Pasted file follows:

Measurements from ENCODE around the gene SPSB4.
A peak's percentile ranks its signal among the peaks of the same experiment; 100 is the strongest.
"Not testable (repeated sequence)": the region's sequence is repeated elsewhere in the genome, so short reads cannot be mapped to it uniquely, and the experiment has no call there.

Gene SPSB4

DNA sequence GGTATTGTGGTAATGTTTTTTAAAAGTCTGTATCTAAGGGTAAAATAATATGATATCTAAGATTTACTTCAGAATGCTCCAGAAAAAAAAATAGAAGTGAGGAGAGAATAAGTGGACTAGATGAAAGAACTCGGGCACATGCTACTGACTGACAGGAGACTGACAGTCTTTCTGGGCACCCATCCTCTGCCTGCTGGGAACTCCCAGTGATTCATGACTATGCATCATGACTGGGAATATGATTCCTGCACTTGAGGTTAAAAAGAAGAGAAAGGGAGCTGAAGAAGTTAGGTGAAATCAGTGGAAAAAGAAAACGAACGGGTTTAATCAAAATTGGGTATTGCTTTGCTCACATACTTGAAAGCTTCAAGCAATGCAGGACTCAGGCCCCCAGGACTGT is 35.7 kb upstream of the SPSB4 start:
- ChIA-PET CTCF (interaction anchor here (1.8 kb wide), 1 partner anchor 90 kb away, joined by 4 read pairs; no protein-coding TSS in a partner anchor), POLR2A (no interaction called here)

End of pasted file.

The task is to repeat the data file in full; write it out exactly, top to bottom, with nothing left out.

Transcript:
Measurements from ENCODE around the gene SPSB4.
A peak's percentile ranks its signal among the peaks of the same experiment; 100 is the strongest.
"Not testable (repeated sequence)": the region's sequence is repeated elsewhere in the genome, so short reads cannot be mapped to it uniquely, and the experiment has no call there.

Gene SPSB4

DNA sequence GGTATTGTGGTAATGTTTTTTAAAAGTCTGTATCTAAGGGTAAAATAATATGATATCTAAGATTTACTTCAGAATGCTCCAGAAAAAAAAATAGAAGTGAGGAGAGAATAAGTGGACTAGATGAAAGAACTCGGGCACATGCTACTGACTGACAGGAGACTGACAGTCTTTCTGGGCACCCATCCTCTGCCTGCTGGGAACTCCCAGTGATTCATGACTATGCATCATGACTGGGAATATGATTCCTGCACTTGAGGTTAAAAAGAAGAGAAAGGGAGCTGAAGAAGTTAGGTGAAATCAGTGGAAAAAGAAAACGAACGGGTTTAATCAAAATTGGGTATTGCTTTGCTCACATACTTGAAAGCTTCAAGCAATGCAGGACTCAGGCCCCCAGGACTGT is 35.7 kb upstream of the SPSB4 start:
- ChIA-PET CTCF (interaction anchor here (1.8 kb wide), 1 partner anchor 90 kb away, joined by 4 read pairs; no protein-coding TSS in a partner anchor), POLR2A (no interaction called here)